Induced particle precipitation
Article first published online: 3 JUN 2011
©1983. American Geophysical Union. All Rights Reserved.
Eos, Transactions American Geophysical Union
Volume 64, Issue 12, page 114, 22 March 1983
How to Cite
1983), Induced particle precipitation, Eos Trans. AGU, 64(12), 114–114, doi:10.1029/EO064i012p00114-06.(
- Issue published online: 3 JUN 2011
- Article first published online: 3 JUN 2011
- Cited By
Preliminary results were recently reported from the Navy's Stimulated Emission of Energetic Particles (SEEP) satellite regarding detection of stimulated magnetospheric electron precipitation from ground based Navy VLF transmitters (Eos, January 18, 1983). The results, first released at the AGU Fall Meeting, were obtained on passes during mid-August 1982, using coded transmitter pulses with a duty cycle of 3 s ‘on,’ 2 s ‘off.’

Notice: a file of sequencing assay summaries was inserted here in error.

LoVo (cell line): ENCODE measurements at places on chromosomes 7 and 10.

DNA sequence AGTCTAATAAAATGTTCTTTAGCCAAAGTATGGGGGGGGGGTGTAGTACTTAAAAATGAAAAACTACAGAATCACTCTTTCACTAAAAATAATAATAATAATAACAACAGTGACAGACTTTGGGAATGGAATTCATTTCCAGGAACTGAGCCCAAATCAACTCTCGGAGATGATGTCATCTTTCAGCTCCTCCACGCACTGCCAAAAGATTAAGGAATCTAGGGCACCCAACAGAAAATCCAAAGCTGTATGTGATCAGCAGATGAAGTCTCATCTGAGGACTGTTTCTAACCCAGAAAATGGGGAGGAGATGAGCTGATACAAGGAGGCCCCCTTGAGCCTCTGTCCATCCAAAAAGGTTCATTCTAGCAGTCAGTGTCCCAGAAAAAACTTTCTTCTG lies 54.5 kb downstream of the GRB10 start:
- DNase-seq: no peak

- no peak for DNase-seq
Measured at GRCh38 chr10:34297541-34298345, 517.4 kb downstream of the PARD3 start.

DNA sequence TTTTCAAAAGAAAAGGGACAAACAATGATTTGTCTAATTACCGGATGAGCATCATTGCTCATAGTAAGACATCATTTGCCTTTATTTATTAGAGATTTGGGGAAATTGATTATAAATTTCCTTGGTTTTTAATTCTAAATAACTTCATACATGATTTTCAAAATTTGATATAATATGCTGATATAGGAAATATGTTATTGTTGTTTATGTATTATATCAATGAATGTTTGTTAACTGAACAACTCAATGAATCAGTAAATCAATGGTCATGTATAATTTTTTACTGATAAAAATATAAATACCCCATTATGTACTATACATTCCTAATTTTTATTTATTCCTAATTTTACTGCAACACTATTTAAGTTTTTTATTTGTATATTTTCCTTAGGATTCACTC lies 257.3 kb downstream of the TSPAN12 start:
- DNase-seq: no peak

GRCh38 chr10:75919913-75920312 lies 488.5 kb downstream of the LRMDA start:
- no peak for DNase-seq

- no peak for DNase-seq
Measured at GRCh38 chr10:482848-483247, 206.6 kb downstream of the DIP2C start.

We note here that a similar experiment was conducted by the National Aeronautics and Space Administration (NASA) using low-cost, recoverable rocket payloads from Wallops Island, Virginia, during late June and early July 1982. These flights also used the Navy VLF transmitter (NSS) at Annapolis, Maryland, with the same coding as that used for the later SEEP experiment. Participants in the NASA experiment included scientists from Goddard Space Flight Center, Denver University, and Cornell University. The results of this experiment, also reported at the AGU Fall Meeting, show evidence for pulsed electron precipitation patterns with the same period as the transmitted VLF pulses. These results were accomplished by sensing the bremsstrahlung X rays produced when the electrons reenter the atmosphere. A zenith-viewing, wide angle X ray detector was stabilized with a slow descent aboard a parachutehung payload; this permitted a statistical build-up of the X ray signals over thirty 5-s cycles, a benefit not afforded by a fast moving satellite. Cross correlation analyses of the X ray data with the transmitted signal clearly demonstrated the existence of this effect at a detectable level under nighttime conditions. The SEEP results, which measured the precipitating electrons in situ, are consistent with these earlier NASA findings.